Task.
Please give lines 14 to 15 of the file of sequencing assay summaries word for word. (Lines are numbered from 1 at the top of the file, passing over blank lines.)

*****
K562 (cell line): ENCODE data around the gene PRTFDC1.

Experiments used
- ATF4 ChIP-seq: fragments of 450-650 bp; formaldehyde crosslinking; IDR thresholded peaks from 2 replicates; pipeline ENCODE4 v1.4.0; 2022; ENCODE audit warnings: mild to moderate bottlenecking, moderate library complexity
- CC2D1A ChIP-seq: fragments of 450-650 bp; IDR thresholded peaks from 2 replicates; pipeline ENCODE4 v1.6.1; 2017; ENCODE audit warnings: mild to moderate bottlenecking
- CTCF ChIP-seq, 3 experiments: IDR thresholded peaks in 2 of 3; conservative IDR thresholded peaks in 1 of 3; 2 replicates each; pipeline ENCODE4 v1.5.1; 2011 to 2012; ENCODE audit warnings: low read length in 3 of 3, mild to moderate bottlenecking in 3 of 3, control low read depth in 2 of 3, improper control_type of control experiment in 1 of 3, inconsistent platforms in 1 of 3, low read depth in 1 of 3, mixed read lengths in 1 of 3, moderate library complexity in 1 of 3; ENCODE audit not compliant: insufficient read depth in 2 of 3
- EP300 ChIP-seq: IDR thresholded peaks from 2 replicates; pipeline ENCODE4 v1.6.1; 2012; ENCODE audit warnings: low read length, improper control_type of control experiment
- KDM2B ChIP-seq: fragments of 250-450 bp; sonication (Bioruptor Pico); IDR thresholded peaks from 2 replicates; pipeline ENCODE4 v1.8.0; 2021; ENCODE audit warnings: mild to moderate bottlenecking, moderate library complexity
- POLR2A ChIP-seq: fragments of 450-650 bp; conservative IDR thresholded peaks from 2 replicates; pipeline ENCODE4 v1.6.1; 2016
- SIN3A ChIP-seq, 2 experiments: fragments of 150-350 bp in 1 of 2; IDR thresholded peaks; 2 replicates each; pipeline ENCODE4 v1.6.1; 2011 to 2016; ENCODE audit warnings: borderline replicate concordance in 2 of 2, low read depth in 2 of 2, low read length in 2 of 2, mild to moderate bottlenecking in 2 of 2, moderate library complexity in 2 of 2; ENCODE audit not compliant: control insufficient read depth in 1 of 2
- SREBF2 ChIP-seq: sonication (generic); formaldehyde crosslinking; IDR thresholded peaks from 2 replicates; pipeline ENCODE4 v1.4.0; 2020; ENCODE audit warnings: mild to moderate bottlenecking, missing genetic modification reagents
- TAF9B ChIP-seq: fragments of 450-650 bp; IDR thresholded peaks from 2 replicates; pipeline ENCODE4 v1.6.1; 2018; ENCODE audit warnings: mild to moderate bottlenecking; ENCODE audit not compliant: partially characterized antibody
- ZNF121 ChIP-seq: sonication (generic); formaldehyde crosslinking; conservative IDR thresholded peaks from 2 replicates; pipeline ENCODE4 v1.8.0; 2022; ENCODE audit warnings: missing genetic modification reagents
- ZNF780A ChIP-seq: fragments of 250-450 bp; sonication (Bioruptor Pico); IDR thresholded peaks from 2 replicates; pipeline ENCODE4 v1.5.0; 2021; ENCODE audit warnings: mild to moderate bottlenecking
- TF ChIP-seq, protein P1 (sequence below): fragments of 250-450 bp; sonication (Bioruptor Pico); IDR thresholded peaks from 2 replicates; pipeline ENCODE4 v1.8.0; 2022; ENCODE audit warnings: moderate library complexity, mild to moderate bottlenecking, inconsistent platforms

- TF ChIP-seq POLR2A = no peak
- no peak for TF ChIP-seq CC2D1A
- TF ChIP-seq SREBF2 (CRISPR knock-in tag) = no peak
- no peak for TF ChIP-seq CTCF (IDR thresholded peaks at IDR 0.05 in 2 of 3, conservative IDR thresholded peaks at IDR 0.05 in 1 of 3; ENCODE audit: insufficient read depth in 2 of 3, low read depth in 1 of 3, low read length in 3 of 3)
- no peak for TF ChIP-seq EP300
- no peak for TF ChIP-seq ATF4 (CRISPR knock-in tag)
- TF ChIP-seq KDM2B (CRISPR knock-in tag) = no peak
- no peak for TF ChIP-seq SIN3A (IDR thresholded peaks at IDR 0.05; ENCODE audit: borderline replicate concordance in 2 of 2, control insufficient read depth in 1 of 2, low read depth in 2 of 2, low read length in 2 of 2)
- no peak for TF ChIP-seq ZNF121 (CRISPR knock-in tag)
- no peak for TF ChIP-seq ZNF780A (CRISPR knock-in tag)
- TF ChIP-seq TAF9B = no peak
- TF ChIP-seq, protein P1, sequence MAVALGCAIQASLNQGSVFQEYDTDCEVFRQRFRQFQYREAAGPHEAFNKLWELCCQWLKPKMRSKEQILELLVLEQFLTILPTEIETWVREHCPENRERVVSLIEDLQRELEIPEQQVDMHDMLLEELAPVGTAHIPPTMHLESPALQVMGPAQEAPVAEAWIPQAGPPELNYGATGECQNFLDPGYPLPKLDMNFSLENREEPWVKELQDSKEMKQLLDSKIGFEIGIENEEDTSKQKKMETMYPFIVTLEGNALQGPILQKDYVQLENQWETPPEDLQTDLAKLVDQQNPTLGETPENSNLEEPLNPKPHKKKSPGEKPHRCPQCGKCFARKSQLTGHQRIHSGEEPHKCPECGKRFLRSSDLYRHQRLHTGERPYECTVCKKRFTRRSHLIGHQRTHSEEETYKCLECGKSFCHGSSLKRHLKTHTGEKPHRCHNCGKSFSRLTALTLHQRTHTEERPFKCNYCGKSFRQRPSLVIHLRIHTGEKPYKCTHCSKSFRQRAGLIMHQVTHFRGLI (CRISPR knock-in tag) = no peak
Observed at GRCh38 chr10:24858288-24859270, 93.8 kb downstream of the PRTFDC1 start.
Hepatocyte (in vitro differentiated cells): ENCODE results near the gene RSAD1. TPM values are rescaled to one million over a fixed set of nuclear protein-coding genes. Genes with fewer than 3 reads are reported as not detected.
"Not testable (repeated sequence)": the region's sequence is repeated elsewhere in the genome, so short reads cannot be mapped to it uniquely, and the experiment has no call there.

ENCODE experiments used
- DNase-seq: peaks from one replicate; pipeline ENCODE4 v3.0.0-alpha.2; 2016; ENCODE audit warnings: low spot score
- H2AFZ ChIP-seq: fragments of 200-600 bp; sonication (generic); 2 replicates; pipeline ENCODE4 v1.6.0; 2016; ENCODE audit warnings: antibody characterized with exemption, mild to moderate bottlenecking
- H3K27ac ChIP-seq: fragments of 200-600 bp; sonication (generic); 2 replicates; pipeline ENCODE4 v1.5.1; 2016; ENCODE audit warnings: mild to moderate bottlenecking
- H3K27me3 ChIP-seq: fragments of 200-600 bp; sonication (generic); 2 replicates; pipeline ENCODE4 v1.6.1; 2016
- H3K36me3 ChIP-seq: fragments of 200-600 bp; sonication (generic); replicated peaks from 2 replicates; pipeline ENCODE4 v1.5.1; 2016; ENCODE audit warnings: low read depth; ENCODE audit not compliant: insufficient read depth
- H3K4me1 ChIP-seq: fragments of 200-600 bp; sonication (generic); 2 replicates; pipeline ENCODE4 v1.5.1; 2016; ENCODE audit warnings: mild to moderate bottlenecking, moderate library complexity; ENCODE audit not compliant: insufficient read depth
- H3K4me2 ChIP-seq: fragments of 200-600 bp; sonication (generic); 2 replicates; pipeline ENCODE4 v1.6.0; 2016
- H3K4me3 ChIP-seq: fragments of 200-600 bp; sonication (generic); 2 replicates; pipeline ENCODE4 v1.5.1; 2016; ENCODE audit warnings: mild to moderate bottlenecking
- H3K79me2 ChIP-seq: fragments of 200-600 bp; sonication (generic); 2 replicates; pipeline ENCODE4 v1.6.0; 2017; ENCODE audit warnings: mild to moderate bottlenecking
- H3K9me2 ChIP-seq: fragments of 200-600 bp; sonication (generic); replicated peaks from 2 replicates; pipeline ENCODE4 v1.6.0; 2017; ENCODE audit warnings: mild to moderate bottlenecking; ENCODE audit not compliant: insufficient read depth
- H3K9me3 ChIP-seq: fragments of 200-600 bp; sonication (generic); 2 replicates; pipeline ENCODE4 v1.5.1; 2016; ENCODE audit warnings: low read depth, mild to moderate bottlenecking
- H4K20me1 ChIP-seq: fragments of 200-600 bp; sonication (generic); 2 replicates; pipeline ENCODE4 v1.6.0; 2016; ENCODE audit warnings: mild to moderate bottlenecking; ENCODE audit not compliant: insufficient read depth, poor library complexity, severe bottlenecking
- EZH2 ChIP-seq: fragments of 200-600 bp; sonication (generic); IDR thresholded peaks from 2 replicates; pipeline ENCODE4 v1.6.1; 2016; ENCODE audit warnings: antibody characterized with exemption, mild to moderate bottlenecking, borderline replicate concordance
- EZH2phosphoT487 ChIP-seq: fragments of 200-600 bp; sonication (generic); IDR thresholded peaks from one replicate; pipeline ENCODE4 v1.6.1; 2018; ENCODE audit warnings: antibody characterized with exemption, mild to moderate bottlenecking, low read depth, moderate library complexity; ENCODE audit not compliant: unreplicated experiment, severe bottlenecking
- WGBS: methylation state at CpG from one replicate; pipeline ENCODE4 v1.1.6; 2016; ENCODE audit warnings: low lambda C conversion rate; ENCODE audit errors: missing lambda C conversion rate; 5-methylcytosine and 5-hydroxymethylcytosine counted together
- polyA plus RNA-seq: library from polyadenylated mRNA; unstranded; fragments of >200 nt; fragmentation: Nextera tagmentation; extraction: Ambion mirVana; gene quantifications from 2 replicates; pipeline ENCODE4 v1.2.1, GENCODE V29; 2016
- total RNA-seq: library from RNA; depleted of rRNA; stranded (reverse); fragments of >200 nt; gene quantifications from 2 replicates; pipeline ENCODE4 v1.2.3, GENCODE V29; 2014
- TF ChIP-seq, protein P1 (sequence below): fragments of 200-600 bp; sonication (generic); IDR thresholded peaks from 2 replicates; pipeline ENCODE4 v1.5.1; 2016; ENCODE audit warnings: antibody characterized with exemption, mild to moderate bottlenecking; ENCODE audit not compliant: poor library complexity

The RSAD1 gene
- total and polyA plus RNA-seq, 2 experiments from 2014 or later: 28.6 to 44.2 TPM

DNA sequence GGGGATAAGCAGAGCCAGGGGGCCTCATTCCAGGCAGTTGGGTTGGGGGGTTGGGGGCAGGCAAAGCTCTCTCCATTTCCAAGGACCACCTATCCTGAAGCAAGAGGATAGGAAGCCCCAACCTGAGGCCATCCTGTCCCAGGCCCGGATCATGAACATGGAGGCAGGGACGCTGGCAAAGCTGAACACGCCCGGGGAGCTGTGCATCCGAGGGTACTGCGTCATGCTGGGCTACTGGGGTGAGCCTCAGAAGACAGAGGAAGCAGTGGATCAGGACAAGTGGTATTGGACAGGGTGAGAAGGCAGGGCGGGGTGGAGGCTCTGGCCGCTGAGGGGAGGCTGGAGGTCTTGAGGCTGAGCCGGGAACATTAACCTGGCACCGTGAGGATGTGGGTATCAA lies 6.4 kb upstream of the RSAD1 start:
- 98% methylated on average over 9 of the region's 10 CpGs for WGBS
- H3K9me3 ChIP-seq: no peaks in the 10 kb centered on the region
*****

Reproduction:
- TF ChIP-seq, protein P1 (sequence below): fragments of 250-450 bp; sonication (Bioruptor Pico); IDR thresholded peaks from 2 replicates; pipeline ENCODE4 v1.8.0; 2022; ENCODE audit warnings: moderate library complexity, mild to moderate bottlenecking, inconsistent platforms

- TF ChIP-seq POLR2A = no peak